From Generation to Generation

(Posted February 14th 2019 @ 4:25 PM by: Melody Reever)

From Generation to Generation

Four hundred years of slavery changes your perspective. A nation known as God’s people, whose common ancestor (Abraham) had a special friendship with God that was designed to be passed down, were now incapable of seeing themselves as anything but slaves.

So ingrained was this slave mentality that most parents didn’t bother to pass down stories of Abraham and his covenant with God. What was the point? Rather, their stories were tales of brutality and backbreaking labor; their lord and master was the Egyptian. So defeated were these Israelites that no one really took notice that the terms of the covenant that made them special were no longer kept. They were no longer kept because they were no longer remembered. The next generation was not given the opportunity to reject Abraham’s God because they had never been given the opportunity to accept Abraham’s God.

Instead, the slave parents taught their children how to behave when approached by the slave master.

“Never look our master in the eye. Keep your head down and silently accept their blows. If you do not, the punishment will be much greater,” the Israelite father would tell his sons.

“If an Egyptian asks anything of you,” continued the young women’s mothers, “you give it to them. Anything. Death surely awaits you if you refuse them.”

“They are in charge. We are their slaves,” the parents said, nearly in unison.

The father continued, “There is nothing we can do. Just accept that it is your future and learn to live within that future’s limitations.”

Dutifully the children would nod and scurry off to collect more wood, hay, and stubble for bricks.

But one day things changed when a man who had been raised as an Egyptian but trained as a true Israelite chose a side. While the parents of the other Israelite children were teaching them the proper way to be chastised, chained, and choked by the slaveholders, this man’s biological, Israelite mother was showing him the proper way to be righteous, revolutionary, and in relationship with the God of Abraham. That difference in training resulted in freedom for the children of Israel.

***

It had barely been a year since the man whose mother refused to bequeath a slave mentality to her son had led the Israelites to freedom. That man, Moses, sent twelve men to help strategize Israel’s conquest of a land of which many Israelites had never heard.

In time, the spies came back with stories. The land was everything it was supposed to be. A land of abundance. A land of freedom.

Unfortunately, old habits die hard. They also came back with stories of self-doubt, self-loathing, and the defeatism typical of someone who had known only bondage. All of this demoralized the children of Israel. Even the thought of conquering was too much for this group, so depleted was their motivation. Their habit was to be conquered not to be the conqueror.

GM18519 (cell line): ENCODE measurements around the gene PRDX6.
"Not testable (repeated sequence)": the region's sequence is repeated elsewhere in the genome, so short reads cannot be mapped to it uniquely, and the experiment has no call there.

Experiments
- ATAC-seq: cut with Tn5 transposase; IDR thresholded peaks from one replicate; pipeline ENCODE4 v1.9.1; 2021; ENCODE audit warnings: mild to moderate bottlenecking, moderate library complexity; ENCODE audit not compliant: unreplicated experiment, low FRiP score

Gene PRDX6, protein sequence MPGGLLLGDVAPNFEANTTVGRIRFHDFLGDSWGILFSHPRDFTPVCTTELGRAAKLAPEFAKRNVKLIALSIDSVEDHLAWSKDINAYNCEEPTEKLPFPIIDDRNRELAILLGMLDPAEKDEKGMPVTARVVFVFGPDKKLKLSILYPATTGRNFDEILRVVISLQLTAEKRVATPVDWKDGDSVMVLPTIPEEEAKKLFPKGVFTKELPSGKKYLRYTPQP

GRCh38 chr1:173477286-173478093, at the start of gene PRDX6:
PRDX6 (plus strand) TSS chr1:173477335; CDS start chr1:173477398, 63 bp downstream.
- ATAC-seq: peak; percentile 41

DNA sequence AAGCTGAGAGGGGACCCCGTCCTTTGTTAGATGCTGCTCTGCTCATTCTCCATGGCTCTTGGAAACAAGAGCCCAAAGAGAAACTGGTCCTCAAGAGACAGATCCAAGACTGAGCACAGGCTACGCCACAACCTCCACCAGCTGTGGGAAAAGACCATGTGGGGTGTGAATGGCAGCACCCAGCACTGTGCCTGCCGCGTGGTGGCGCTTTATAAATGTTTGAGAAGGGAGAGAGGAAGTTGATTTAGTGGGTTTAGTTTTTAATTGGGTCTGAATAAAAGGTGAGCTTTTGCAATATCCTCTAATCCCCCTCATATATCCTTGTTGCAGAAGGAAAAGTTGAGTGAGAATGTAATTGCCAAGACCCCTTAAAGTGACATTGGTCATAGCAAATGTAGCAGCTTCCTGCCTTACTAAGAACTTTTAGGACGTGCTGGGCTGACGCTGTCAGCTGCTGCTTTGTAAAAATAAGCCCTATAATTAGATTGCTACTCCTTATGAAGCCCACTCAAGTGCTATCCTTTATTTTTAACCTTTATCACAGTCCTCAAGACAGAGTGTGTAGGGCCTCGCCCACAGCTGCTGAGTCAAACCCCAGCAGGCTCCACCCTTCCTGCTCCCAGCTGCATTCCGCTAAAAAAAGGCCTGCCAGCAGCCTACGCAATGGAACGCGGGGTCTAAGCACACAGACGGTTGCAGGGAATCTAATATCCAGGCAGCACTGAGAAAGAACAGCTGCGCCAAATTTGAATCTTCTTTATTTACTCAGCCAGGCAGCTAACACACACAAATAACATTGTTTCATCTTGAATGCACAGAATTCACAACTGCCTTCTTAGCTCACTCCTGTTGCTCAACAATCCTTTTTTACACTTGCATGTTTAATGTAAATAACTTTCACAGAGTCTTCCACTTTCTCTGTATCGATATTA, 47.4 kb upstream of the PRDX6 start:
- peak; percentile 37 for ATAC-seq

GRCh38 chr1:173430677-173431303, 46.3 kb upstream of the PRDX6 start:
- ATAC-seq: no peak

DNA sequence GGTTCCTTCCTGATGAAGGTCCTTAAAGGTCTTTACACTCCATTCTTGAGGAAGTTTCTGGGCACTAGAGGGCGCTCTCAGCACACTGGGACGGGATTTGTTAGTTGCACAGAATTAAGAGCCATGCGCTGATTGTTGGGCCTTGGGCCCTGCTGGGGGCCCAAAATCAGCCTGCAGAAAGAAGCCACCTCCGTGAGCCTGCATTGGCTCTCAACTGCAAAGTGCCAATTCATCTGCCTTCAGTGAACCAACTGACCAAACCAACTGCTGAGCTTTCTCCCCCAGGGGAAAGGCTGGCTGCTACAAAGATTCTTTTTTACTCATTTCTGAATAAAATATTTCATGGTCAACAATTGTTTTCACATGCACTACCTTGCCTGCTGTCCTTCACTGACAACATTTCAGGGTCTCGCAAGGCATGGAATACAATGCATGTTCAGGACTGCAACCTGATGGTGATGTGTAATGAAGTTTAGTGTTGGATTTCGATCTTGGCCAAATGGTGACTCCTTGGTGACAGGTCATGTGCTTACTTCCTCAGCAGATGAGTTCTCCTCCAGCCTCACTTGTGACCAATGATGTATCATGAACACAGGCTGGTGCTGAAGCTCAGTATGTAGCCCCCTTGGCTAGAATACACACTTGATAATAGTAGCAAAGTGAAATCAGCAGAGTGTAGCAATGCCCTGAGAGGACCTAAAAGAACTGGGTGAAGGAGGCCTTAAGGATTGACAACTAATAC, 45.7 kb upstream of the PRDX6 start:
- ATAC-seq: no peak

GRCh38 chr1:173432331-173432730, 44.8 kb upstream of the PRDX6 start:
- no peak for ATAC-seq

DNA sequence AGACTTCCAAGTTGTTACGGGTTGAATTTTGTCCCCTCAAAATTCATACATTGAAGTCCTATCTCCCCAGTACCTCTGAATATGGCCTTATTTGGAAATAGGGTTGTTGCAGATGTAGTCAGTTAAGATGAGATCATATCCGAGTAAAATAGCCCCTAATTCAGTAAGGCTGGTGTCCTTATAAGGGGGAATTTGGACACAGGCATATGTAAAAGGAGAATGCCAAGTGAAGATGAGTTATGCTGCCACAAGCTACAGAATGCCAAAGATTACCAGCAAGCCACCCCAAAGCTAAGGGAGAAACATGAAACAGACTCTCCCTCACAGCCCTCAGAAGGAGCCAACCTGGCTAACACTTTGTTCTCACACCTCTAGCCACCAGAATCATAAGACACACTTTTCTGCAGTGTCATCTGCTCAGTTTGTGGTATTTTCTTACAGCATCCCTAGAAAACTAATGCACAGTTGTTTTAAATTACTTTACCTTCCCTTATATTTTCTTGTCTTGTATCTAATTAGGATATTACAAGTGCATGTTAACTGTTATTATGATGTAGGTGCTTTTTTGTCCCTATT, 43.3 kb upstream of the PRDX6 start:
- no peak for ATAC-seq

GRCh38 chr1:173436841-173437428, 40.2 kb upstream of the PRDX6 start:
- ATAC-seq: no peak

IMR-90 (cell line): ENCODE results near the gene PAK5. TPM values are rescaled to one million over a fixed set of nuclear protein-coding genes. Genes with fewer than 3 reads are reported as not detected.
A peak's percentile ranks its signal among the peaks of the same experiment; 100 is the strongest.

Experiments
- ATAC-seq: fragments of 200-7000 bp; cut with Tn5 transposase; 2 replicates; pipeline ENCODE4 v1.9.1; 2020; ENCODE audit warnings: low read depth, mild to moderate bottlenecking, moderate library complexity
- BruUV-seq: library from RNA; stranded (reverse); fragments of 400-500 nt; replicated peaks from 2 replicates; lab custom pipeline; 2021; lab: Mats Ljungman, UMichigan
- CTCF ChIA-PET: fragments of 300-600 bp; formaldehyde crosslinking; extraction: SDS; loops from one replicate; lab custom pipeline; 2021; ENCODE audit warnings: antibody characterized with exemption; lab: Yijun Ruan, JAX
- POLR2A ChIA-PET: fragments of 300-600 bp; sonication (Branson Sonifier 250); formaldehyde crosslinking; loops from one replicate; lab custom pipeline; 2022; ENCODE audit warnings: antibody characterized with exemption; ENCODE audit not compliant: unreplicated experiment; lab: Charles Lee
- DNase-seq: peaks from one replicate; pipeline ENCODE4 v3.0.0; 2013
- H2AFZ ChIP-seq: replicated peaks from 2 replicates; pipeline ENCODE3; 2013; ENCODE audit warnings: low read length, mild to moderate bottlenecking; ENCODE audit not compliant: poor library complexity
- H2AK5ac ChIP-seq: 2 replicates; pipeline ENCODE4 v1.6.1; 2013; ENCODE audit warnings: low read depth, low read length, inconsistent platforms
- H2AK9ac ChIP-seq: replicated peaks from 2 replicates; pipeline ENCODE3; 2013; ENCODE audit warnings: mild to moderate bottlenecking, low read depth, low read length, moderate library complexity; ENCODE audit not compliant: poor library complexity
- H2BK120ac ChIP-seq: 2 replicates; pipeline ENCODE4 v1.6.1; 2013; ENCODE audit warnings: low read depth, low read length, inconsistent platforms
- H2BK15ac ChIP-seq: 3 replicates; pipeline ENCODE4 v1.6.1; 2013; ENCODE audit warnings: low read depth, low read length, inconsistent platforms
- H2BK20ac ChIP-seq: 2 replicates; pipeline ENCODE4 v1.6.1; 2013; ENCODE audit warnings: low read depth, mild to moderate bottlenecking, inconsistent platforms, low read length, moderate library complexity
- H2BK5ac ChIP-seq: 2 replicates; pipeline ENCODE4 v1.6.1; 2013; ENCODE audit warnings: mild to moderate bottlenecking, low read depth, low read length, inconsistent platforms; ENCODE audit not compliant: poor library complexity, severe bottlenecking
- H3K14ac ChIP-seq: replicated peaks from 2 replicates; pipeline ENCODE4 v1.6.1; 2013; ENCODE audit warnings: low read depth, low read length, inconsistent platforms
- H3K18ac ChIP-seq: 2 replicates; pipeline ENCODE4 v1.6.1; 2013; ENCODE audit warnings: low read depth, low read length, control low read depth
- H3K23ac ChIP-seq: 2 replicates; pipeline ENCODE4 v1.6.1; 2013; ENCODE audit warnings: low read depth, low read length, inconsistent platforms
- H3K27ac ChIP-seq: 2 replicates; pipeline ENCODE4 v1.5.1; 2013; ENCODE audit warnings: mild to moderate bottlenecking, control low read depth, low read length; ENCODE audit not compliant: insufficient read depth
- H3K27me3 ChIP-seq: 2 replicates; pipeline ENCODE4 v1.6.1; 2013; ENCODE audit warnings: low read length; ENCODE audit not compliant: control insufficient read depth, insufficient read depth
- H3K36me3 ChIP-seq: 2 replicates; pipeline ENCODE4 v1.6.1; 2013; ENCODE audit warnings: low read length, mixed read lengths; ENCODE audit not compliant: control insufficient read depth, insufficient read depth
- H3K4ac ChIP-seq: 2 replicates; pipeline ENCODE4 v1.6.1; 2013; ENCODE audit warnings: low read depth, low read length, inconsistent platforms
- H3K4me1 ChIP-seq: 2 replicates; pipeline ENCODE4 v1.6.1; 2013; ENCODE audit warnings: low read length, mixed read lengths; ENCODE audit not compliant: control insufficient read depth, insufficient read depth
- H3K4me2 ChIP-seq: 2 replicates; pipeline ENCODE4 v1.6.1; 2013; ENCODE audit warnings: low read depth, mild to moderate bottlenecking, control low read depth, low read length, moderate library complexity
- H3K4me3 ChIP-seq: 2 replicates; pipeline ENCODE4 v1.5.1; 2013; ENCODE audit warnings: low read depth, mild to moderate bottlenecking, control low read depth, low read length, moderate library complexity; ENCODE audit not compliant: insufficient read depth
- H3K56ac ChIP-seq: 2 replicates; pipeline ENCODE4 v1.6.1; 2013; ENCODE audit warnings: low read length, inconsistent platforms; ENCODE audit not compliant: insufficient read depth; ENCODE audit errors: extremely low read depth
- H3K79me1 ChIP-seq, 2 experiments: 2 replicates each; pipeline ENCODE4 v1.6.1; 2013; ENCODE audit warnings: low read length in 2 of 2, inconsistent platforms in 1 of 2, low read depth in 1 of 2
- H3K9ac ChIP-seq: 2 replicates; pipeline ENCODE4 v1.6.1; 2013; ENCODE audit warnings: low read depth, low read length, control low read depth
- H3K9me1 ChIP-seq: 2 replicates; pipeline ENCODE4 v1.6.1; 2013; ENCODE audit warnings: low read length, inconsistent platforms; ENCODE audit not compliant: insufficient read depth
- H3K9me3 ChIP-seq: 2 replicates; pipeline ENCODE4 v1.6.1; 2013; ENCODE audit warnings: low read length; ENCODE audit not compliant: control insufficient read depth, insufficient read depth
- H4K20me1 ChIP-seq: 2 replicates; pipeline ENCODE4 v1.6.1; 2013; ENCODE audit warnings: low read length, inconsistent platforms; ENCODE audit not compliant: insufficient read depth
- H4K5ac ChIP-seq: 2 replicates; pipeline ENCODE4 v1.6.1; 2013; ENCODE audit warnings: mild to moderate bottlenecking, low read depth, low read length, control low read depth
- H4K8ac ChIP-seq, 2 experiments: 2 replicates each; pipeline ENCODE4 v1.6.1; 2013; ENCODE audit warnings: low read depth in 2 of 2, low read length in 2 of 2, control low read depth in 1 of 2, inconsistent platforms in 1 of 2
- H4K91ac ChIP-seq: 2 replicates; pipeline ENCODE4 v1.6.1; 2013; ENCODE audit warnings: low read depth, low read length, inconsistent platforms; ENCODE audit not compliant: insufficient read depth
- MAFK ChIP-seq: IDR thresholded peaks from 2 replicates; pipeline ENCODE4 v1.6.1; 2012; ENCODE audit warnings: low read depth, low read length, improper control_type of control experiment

But two of the spies had been raised by parents who did not buy into the slave mentality. Those men were told stories of a God who was mighty, faithful, and just. The mindset of slavery had not poisoned these two.

Unfortunately, the Israelites knowledge of their rightful place in Jehovah was eroded by the bondage they had endured. Rather than contemplate who they were, they spent the night after the spies’ report bemoaning what they had become.

They longed for the familiar restrictions of slavery. The wanted to be reminded of their boundaries, their limitations, and their unworthiness. Those feelings were oddly comforting because then they could count on their masters to make the rules. There would be none of this bravado, none of this pressure to elevate their spirits and lives.

The people were psychologically incapable of conquering the land they now knew was theirs.  They had left Egypt, but Egypt had certainly not left them. This was a nation who mere months prior had watched the Red Sea part and then collapse on their former masters. But it wasn’t enough to change their mind and, therefore, their destiny. Their plan was to continue to raise their children the way they were raised: with learned helplessness.

Rather than finding their courage in what they knew about themselves and their God, the children of Israel had to have their courage revived by a vast wilderness. A forty-year trek served to purge the last remnants of those who had mentally chosen to remain slaves.

It is such a sad thought that many remained slaves long after the shackles are removed. But how often do modern children of God do the same thing? We have experienced the freedom from the harsh taskmaster of sin only to forget that with our freedom comes victory.

Do we neglect to remind the young of who they are in Him? Of their heritage? Of their privilege? They are not who the slave master says they are. They are not destined to remain in the chains of sin. It is up to us, mature saints of God, to banish the slave mentality. Our responsibility is to speak openly of our victorious heritage and future.

The next generation will learn (or ignore) their godly privilege by watching and listening to the previous generation’s response to the sins that would be slave master. What mindset will you pass on?

 

Dr. Jeanie Bland serves as director of the Urshan Student Success Center at Urshan College (where she is a faculty member) and Urshan Graduate School of Theology.

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